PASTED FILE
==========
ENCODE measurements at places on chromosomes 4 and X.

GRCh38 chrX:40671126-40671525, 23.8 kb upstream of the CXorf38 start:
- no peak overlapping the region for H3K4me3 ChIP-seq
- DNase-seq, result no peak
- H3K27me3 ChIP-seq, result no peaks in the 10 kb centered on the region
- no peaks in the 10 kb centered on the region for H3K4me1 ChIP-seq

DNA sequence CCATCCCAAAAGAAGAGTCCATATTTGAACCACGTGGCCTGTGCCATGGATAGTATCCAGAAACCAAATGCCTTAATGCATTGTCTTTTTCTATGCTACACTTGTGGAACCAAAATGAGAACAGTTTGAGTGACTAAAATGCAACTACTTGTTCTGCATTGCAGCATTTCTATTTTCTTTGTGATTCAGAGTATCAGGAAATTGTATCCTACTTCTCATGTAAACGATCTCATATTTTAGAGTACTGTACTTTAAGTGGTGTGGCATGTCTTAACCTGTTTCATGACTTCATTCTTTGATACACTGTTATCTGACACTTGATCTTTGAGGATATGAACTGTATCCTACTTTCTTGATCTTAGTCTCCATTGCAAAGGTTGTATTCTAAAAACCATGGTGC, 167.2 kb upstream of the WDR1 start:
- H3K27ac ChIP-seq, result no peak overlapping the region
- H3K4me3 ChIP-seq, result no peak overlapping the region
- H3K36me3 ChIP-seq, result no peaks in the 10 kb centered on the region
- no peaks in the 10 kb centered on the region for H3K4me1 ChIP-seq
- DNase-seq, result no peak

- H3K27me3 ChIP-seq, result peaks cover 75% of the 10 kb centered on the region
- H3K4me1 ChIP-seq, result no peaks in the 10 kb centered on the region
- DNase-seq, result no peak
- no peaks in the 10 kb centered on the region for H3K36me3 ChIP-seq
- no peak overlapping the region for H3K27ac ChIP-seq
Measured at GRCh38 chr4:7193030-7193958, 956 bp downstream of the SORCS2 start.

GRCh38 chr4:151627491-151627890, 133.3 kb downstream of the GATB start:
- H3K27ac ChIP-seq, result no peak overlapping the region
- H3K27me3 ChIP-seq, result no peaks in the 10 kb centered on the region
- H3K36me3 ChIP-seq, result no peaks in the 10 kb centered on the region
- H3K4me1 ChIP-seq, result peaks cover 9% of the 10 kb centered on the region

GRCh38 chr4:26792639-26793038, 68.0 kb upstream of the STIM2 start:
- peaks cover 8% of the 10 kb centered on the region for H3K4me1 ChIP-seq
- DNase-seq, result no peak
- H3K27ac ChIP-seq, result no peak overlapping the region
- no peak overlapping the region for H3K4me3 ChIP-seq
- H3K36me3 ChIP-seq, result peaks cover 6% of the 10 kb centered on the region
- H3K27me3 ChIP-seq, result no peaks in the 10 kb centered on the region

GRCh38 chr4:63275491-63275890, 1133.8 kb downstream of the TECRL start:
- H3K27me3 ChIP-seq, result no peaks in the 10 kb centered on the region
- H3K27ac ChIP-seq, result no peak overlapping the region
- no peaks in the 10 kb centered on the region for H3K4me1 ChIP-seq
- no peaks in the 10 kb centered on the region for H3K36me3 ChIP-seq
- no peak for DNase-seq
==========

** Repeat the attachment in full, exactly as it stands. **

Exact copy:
ENCODE measurements at places on chromosomes 4 and X.

GRCh38 chrX:40671126-40671525, 23.8 kb upstream of the CXorf38 start:
- no peak overlapping the region for H3K4me3 ChIP-seq
- DNase-seq, result no peak
- H3K27me3 ChIP-seq, result no peaks in the 10 kb centered on the region
- no peaks in the 10 kb centered on the region for H3K4me1 ChIP-seq

DNA sequence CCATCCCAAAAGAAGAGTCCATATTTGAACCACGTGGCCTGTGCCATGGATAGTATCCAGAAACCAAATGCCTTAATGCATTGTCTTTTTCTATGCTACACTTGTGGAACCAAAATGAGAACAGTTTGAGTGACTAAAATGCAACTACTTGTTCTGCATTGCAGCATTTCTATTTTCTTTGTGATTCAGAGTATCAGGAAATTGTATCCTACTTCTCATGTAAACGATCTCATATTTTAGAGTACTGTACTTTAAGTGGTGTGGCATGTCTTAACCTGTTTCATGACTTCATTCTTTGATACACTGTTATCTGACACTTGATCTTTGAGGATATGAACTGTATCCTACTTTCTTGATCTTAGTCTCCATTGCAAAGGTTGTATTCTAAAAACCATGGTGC, 167.2 kb upstream of the WDR1 start:
- H3K27ac ChIP-seq, result no peak overlapping the region
- H3K4me3 ChIP-seq, result no peak overlapping the region
- H3K36me3 ChIP-seq, result no peaks in the 10 kb centered on the region
- no peaks in the 10 kb centered on the region for H3K4me1 ChIP-seq
- DNase-seq, result no peak

- H3K27me3 ChIP-seq, result peaks cover 75% of the 10 kb centered on the region
- H3K4me1 ChIP-seq, result no peaks in the 10 kb centered on the region
- DNase-seq, result no peak
- no peaks in the 10 kb centered on the region for H3K36me3 ChIP-seq
- no peak overlapping the region for H3K27ac ChIP-seq
Measured at GRCh38 chr4:7193030-7193958, 956 bp downstream of the SORCS2 start.

GRCh38 chr4:151627491-151627890, 133.3 kb downstream of the GATB start:
- H3K27ac ChIP-seq, result no peak overlapping the region
- H3K27me3 ChIP-seq, result no peaks in the 10 kb centered on the region
- H3K36me3 ChIP-seq, result no peaks in the 10 kb centered on the region
- H3K4me1 ChIP-seq, result peaks cover 9% of the 10 kb centered on the region

GRCh38 chr4:26792639-26793038, 68.0 kb upstream of the STIM2 start:
- peaks cover 8% of the 10 kb centered on the region for H3K4me1 ChIP-seq
- DNase-seq, result no peak
- H3K27ac ChIP-seq, result no peak overlapping the region
- no peak overlapping the region for H3K4me3 ChIP-seq
- H3K36me3 ChIP-seq, result peaks cover 6% of the 10 kb centered on the region
- H3K27me3 ChIP-seq, result no peaks in the 10 kb centered on the region

GRCh38 chr4:63275491-63275890, 1133.8 kb downstream of the TECRL start:
- H3K27me3 ChIP-seq, result no peaks in the 10 kb centered on the region
- H3K27ac ChIP-seq, result no peak overlapping the region
- no peaks in the 10 kb centered on the region for H3K4me1 ChIP-seq
- no peaks in the 10 kb centered on the region for H3K36me3 ChIP-seq
- no peak for DNase-seq